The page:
the COVID-19 pandemic, February’s winter storm and tropical weather has left many county residents still living on the edge, according to several local organizations dedicated to housing and rental assistance. And soon, the federal eviction moratorium will elapse – a move that could lead to a sizeable uptick in people without homes or apartments in Fort Bend County, said Vera Johnson, the executive director of Fort

Bend Family Promise, a nonprofit organization meant to provide temporary housing and assistance for families in need. “Yes, absolutely, I’m concerned,” Johnson said. “There are subsets of homeless. Some are because of domestic violence, but then you have others that are because of evictions. A lot of these people are dealing with


Vera Johnson, who leads Fort Bend Family Promise, is worried about a possible rise in evictions after the federal moratorium lapses. (Photo by Matt deGrood)


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Fort Bend Health and Human Services seeks $2 million By Matt deGrood MDEGROOD@FORTBENDSTAR.COM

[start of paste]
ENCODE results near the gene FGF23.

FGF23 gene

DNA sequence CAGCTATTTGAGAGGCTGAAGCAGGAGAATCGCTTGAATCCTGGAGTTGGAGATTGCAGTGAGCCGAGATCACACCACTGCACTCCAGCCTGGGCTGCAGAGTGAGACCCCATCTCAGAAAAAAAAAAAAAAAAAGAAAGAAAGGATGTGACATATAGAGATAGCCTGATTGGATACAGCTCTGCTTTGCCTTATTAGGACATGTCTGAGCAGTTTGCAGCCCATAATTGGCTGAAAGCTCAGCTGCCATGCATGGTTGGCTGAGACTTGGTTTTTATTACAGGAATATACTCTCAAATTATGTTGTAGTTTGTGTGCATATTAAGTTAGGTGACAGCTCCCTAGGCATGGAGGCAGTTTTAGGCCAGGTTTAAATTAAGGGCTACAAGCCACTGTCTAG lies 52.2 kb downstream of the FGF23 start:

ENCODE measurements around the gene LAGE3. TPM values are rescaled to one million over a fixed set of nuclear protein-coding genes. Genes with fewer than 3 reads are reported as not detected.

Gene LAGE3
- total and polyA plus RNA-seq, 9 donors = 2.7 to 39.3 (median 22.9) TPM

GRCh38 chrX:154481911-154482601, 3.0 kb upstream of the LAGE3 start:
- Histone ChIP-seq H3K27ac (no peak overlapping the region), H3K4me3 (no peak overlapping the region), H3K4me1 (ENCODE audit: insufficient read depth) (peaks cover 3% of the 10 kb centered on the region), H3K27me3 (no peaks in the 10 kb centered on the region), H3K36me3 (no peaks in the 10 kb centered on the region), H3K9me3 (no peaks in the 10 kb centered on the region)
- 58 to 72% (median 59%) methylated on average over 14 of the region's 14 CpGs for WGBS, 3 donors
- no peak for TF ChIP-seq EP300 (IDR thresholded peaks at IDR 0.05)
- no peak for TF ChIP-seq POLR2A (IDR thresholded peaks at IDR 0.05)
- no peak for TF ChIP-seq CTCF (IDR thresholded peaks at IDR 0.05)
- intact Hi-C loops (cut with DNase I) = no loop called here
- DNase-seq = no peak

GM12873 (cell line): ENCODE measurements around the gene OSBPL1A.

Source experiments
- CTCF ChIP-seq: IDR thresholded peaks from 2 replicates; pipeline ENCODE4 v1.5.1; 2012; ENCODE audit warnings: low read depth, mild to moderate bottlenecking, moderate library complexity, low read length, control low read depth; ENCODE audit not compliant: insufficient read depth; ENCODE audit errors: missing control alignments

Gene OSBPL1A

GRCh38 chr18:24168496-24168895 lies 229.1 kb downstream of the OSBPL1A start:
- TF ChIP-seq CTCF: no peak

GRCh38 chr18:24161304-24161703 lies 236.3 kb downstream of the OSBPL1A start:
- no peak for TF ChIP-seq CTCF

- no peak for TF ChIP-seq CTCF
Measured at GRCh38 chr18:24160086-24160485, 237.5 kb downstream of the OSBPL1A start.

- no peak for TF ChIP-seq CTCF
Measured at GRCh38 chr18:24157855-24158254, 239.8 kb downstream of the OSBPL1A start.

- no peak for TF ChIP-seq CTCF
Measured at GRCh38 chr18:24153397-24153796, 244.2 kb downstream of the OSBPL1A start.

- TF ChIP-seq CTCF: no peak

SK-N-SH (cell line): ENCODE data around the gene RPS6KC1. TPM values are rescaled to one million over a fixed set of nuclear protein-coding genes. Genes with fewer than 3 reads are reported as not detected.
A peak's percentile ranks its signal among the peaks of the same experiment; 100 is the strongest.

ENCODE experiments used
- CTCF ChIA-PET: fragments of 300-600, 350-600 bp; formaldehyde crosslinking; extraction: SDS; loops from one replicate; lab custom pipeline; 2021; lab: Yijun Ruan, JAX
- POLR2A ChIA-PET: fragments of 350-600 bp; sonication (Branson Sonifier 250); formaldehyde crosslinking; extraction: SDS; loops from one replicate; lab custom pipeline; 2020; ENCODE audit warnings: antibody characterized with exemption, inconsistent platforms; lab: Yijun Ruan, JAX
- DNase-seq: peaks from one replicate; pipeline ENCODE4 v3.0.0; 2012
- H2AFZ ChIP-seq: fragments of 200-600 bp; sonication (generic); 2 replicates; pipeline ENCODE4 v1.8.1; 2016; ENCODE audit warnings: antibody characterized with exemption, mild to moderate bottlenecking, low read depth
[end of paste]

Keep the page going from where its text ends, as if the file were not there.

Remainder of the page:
Fort Bend County Health and Human Services has submitted a $2 million grant proposal to the Texas Department of State Health Services, seeking to add staff and create infrastructure needed to serve a county of almost 900,000, according to the department’s proposal. Even before the pan-

demic, the county’s health services hadn’t kept pace with the population growth, and hasn’t completed a community health needs assessment since 2007 because of a lack of

personnel, according to the grant proposal. Health department spokesperson Rita Obey said July 14 that no one who works for Fort Bend County Health and Human Services, including herself, was available to be interviewed for this story. She said they were too busy. But Jennifer Smith, the interim executive director of Texas Association of City & County Health Officials, said a Spring review of all 45 members of

the association found local counties typically dedicated around 4 to 9 percent of the budget to health departments, compared to 20 percent for fire and police. Local health departments do, however, receive at least some federal funding through the state health department to fund some local programs, Smith said. Fort Bend County has allocated about $29.5 million on 295 full-time

employees categorized as health and welfare-related on its 2021 budget, according to county budget documents. Departments under that grouping include the county’s indigent health care, animal services, emergency response and clinical health services. A Public Health National Center for Innovations report in 2021 found the governmental public health workforce, which had already been operat-